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Rationale: African swine fever virus (ASFv) poses an enormous biosecurity threat to the USA swine industry, food security, and economy. The persistence of ASFv in wild boar in Europe and Asia emphasizes that USA's growing feral swine population could challenge elimination and achievement of disease-free status after an introduction. Once ASFv establishes and reaches a state of sustained transmission and persistence in wild boar, it becomes very difficult to eliminate - thus rapid response plans that contain its spread are crucial. Current response plans are tailored to domestic swine and standardized across the Nation. However, rates of ASFv spread and our ability to remove feral swine quickly could vary dramatically across the Nation because these processes depend so much on local ecology (e.g. terrain, thickness of vegetation, how far feral swine move to find food or water). Response plans that consider local ecology would help us to prepare equipment and personnel needs, and to develop optimal strategies for rapid elimination of ASFv in feral swine across regions with different environmental conditions.We know from the European situation that transmission from ASFv-killed carcasses can be an important source of ASFv transmission and persistence, but we do not know how often feral swine make contact with carcasses or how long carcasses remain in different ecologies (i.e., due to weather-related decomposition or local scavenger populations) in the USA. This is important for predicting the rate of spatial spread of ASFv and planning carcass disposal actions during response, so that we can optimize response plans. Secondly, we also have little knowledge about how feral swine respond to intense, consistent removal in an area. In other social species it has been noted that disruption of social groups can alter movement rates, potentially driving higher rates of disease spread.Overarching goal: Our proposed work includes data collection and analysis (Obj. 1-3) that will fill these knowledge gaps (i.e., carcass visitation and decay, and feral swine movement during intense removal). These missing data will provide information to develop and apply a modeling framework (Obj. 4-5) that can be used to plan optimal response strategies across different environments in the USA.Specific objectives: 1) Measure wild swine movement and contact in response to intense control and estimate movement in different environments; 2) Estimate rates of visitation to carcasses and carcass decomposition rates; 3) Map the number of swine farms/farm sizes predicted to be affected by an introduction of ASFv in feral swine in different areas across the USA; 4) Develop a modeling framework for estimating optimal response plans and resource needs in different environments; 5) Determine optimal response plans across the USA, identify the most important uncertainties (information that would improve our confidence about response plans), and deliver results to stakeholders in a user-friendly tool.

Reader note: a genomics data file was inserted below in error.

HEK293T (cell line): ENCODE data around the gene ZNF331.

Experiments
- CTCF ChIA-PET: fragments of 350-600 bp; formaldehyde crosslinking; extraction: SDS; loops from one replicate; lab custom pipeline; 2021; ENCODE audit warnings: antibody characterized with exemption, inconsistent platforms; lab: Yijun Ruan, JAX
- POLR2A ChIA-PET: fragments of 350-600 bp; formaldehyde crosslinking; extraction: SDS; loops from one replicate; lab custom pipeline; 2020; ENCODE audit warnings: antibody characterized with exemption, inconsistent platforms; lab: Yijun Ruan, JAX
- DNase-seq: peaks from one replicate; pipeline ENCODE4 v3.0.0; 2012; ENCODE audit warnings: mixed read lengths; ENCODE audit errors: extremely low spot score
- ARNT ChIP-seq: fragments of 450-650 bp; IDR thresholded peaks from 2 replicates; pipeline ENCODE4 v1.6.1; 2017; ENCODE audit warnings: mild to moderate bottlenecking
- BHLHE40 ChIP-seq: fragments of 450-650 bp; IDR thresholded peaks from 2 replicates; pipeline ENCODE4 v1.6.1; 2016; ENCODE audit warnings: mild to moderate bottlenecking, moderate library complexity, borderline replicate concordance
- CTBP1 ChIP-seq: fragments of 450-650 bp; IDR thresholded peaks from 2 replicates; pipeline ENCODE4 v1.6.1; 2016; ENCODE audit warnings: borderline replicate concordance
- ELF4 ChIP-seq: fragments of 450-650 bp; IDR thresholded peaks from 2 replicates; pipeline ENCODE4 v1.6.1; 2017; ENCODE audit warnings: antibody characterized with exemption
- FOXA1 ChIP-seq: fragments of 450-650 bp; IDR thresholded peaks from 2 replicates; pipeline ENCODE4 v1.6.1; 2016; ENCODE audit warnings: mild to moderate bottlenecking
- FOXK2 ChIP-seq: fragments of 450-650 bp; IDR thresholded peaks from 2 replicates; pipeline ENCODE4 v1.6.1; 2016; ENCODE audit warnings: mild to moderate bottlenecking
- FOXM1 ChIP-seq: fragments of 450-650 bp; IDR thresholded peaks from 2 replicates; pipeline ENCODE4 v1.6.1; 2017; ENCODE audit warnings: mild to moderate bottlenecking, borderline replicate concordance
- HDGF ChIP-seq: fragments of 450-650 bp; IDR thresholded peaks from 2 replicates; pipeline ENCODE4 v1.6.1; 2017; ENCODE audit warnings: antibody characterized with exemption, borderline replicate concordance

Pepin, K.; Vercauteren, Ku, C..; Snow, Na, .; Miller, Ry, .
Animal & Plant Health Inspection Service
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